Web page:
Best Mitre Saw Blade UK Reviews 2021

Thanks for taking your time to read our reviews of the best mitre saw blades that are currently available in the UK. In this article we want to show you what is available, and more importantly, what important features to look out for, when you come to make your purchases.

mitre saw blade uk reviews

Our Top Mitre Saw Blade Picks for UK Buyers

#1

4.7/5

Evolution Power Tools Multi-Material TCT Blade

This is a multi-purpose mitre saw blade that can cut mild steel, aluminium, plastic, wood and wood with nails through it.


It has high grade carbide teeth and made from Japanese steel.


This is suitable for a 210mm mitre saw with a bore size of 25.4 mm and the blade is a 24 tooth blade

94% buyer satisfaction based on 2,000+ online buyer reviews

#2

4.5/5

Einhell 210 mm Mitre Saw Blade

This blade is suitable for longitudinal and cross cuts in solid wood, moulded wood, or tongue and groove profiles.


It is suitable for 210mm mitre saws with a 30 mm bore.


This blade has 48 carbide quality teeth

90% buyer satisfaction based on 300+ online buyer reviews

Mitre Saw Blade UK Buying Guide

When you buy a mitre saw, then most of the manufacturers, usually include one general purpose blade. Some of these will be suitable for cutting wood only, whereas other ones will be able to cut through different materials.

These are often referred to as multi-purpose blades.

This type of blade will indeed work pretty well and will certainly fulfil its purpose in getting you off to a start.

There is little doubt, that should you want to get the full use out of your saw, you will want to purchase a few blades, to be able to do different types of work.

Teeth Per Inch (TPI)

The TPI is one of the most important descriptions to understand. You will see that these blades are described by the number of teeth and a typical description would be something like 25-Tooth or 60-Tooth. This refers to the number of teeth around the circumference or rim of the actual blade. The more teeth there are, then the smoother the cut.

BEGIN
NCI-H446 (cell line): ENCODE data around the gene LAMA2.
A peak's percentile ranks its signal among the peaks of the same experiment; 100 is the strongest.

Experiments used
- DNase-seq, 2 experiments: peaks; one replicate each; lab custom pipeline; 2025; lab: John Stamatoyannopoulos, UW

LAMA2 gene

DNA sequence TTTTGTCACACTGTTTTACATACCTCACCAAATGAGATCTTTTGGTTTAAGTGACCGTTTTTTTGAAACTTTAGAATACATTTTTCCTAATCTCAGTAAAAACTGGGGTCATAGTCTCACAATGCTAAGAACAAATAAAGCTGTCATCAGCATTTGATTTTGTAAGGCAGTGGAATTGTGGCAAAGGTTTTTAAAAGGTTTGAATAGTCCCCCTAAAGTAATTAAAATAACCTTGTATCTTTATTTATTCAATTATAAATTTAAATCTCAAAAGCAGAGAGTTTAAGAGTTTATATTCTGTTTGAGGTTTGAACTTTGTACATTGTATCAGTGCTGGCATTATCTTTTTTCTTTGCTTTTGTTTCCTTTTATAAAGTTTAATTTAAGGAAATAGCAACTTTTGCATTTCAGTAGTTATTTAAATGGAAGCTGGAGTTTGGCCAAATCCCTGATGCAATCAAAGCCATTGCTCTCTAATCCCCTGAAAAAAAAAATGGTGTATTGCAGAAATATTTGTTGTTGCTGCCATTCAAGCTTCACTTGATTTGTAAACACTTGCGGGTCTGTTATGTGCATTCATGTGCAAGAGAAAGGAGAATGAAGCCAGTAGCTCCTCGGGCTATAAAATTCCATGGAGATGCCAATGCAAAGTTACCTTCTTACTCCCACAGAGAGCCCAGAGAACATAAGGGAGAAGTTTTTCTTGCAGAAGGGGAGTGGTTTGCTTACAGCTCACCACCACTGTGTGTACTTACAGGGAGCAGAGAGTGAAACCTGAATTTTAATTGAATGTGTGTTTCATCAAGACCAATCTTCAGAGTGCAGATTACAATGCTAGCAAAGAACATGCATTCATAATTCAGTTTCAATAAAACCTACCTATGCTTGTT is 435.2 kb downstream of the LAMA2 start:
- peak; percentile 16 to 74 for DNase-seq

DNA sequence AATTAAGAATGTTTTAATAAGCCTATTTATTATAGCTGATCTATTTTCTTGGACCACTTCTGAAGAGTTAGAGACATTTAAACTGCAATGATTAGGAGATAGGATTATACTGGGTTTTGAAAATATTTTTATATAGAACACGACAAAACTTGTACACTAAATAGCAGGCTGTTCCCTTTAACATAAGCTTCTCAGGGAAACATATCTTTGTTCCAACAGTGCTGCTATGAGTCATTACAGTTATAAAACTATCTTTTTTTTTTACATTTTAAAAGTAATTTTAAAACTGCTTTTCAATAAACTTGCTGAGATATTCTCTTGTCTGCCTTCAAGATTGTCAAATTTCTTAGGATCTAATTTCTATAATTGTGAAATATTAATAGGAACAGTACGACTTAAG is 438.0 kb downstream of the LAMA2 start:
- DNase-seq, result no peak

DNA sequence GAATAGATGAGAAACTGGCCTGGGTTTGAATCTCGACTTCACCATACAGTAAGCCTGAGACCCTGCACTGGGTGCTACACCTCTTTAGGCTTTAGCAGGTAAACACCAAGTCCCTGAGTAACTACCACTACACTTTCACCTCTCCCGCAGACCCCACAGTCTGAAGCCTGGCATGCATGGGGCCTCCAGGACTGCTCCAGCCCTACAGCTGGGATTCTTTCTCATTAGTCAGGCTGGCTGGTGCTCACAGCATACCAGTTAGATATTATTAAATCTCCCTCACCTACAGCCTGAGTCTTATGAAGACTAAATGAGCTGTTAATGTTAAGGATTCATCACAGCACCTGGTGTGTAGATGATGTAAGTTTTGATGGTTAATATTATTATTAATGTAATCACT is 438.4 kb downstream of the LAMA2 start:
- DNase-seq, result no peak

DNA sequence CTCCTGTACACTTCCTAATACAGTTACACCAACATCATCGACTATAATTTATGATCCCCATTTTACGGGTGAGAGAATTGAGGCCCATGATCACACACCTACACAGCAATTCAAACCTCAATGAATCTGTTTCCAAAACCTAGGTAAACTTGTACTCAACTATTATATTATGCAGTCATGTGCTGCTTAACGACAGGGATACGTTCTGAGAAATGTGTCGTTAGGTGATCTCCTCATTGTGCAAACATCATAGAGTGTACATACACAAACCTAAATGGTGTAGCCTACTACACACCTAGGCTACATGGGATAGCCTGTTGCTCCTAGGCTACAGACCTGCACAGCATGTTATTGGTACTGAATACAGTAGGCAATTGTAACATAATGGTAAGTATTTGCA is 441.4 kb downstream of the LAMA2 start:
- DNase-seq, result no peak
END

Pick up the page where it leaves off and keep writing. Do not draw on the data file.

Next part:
The principle behind this is that, the more teeth there are on a blade, then the smoother and finer your cut will be. Saw blades with less teeth will be faster and more aggressive to use, but the finish will be somewhat rougher.

That is ok if you are doing general purpose work such as cutting wood for studs or something that will be covered up eventually. For finer and neater work, you need a blade with more teeth.

Ideally you should have a mixture of blades. Keep a 40 tooth blade for general work and also have an 80 tooth blade for finer cuts. If you are working on woods like veneers or plywood, then you would also need an 80 tooth, as otherwise the finish would look pretty rough.

The Hook Angle

You can find this measurement written on the blade or on the packaging. This is the amount the tooth leans back from the cut. From minus 5 to positive 7 is an ideal measurement, as this prevents what is called snagging or grabbing of the blade which can cause problems.

This does start to get technical and to be honest most people will probably never need to care. For those who like the detail, the only time you would ever consider looking at this hook angle, is if you are cutting different types of wood all the time.

If you are ever cutting metal or Melamine then you will need a negative hook. Our advice is that if it states on the packaging that the blade is suitable for cutting certain types of wood, then it will always have the right hook on the teeth of the blade.

Triple Chip Grind

A fancy term but an important one. This is actually about each tooth on the blade and they way it is constructed. The better blades will have what is called a tombstone look to them, and one edge of the blade will have been triple grinded. This not only cuts harder materials better, but will also add more life to your blade.

There are also flat top grinds (FTG) and one known as an "alternate top bevel."(ATB)  Most ripping blades will use the flat top grind and cross cuts use an ATB. We would recommend that for almost all purposes stuck with the triple grind and you will be fine.

Mitre Saw Blade Sizes

You will need to buy a blade that fits your saw. So for example if you have bought the popular 10" Mitre saw, then you will want to make sure that you get a 10" blade. That sounds pretty simple but some people do think they can fit different blades and they will work ok.

They vary in diameter with the most popular being 210 mm (8.25") and the 255 mm (10").

They also are manufactured and expressed by the number of teeth in the blade. As explained above, the more teeth there are the finer the cut. Typical examples are 24 teeth for ripping wood, 40-50 teeth for general purpose work and 60 or 80 teeth for cross cutting and finer work.

Mitre Saw Blade Materials

Blades are made from different materials, and it is important to understand, which are the best in terms of cutting capability, how long they will last and also get a good understanding of the price differences.

Kerf

This is a phrase that you will here when people describe saw blades. The simplest way to understand this is that it is the thickness of the actual cut itself. The wider the blade, then the bigger the kerf will be.